My book at last out in the world as we open up.

Dianne Dempsey

When He Came Home, the book I have been working on for the past couple of years was released in August and while I was very pleased to see it in print, COVID meant that several book events and promotions had to be postponed. Things however are starting to warm up and I’m looking forward to be able to speak to real people in real life about the book and its genesis. Zoom just doesn’t cut it.

It was when I was interviewing Vietnam Veterans about the impact of PTSD on their lives for a local publication that one of the veterans told me he didn’t talk to his wife for six months. That’s pretty rough. “She’s a saint,” he told me. “I don’t know how she put up with me. But I wouldn’t be here if it wasn’t for her.” As I continued my research, it quickly became evident that PTSD puts a huge strain on a marriage as well as the children of that marriage.    

When the Vietnam veterans returned home to Australia, neither the veterans nor their partners were aware of the atrocious psychological harm with which they had been afflicted. Post-traumatic stress disorder had not yet been recognised and as the men fell victim to terrible moods and illnesses, they capitulated to their pain and isolated themselves and their families.

When I interviewed the wives the stories of the years of loneliness and struggle became common: walking on eggshells; putting the children to bed early if he was in a bad mood; the apparent loss of a once loving husband. Many wives became depressed themselves, but most of them stayed within the marriage because that was what you did back then and there was the other salient factor – they loved him and one day he could get better. With great courage and without recognition, veterans’ wives held their families together in the face of government and community indifference and did so for decades. When He Came Home is a belated recognition of these women.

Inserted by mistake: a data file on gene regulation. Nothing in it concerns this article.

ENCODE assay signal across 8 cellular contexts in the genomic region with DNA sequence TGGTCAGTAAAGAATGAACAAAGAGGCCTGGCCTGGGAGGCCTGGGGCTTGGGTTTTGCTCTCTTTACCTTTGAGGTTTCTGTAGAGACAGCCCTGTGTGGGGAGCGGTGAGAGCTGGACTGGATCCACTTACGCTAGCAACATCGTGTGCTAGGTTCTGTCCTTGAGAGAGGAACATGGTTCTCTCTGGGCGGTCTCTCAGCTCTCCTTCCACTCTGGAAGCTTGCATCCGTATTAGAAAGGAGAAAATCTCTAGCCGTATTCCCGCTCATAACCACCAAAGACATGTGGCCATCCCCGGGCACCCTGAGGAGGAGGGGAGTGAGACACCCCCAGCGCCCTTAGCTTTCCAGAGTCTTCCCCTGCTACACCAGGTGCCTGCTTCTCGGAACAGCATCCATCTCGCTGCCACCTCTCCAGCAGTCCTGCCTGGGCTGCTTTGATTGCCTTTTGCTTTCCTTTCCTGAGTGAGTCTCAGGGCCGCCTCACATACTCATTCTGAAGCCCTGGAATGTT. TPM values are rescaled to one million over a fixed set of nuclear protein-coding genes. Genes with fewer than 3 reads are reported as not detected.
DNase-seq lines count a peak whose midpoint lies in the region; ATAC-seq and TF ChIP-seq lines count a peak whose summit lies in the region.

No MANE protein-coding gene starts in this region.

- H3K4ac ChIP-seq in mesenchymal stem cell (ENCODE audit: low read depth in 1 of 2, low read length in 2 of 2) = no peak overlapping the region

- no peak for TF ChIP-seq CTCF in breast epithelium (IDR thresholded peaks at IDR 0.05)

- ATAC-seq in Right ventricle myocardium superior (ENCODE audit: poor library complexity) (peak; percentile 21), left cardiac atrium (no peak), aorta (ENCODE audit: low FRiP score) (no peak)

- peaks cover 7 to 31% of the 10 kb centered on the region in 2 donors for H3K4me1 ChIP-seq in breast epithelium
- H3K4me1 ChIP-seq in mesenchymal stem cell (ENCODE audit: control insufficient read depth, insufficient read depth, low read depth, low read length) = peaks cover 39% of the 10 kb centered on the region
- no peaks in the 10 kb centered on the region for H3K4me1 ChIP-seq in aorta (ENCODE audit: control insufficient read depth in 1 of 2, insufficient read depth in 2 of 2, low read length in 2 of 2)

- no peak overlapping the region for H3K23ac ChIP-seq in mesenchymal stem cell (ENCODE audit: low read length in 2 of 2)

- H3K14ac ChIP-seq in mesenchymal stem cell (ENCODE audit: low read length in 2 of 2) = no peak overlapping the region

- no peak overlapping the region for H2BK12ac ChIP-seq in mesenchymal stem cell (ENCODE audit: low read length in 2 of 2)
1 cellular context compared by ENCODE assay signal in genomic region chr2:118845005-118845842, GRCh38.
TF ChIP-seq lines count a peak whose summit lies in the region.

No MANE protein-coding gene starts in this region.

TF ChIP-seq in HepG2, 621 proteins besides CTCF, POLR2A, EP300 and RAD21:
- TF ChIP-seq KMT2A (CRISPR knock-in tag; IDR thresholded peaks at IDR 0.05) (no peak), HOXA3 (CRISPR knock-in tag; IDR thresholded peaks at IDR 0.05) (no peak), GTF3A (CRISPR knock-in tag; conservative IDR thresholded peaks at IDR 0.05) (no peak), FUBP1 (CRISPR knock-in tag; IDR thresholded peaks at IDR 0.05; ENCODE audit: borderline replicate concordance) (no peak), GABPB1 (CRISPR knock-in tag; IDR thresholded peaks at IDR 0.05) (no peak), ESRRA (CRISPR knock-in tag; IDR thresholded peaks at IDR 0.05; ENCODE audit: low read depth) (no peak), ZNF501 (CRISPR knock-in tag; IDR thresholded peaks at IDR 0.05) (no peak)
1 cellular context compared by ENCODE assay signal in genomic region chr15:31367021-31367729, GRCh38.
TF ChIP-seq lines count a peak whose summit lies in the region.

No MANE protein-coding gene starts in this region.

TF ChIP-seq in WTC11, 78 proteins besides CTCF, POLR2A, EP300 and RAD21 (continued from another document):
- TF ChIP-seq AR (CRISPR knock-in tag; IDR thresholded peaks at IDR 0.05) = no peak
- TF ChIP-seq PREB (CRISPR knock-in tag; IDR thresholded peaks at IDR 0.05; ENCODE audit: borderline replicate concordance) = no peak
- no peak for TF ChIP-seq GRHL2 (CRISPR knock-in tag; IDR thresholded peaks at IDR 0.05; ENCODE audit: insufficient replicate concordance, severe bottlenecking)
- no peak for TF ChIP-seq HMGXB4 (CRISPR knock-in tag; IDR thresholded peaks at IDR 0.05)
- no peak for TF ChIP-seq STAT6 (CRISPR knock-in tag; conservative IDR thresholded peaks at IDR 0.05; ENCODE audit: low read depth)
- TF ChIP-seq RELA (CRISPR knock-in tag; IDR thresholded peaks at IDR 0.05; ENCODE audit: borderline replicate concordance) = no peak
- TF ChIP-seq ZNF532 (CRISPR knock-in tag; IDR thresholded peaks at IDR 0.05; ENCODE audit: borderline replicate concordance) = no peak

Apart from looking at the historical context of how PTSD affects veterans and subsequently their families, I also researched the impact of war on veterans who participate in contemporary con­flicts. Such is the high rate of suicide that a royal commission into this matter was finally established earlier this year. Much of the impetus for the royal commission came from the lobbying of women like Julie-Ann Finney who lost her son David to suicide after discharge from the Navy in 2019.

It’s to be hoped that the royal commission will in some way heighten awareness and provide solutions to this often-hidden impact of war: the devastation inflicted on families every time a traumatised soldier returns home.

When He Came Home: the impact of war on partners and children of veterans. (Available Dymocks (Bendigo) and online. Scholarly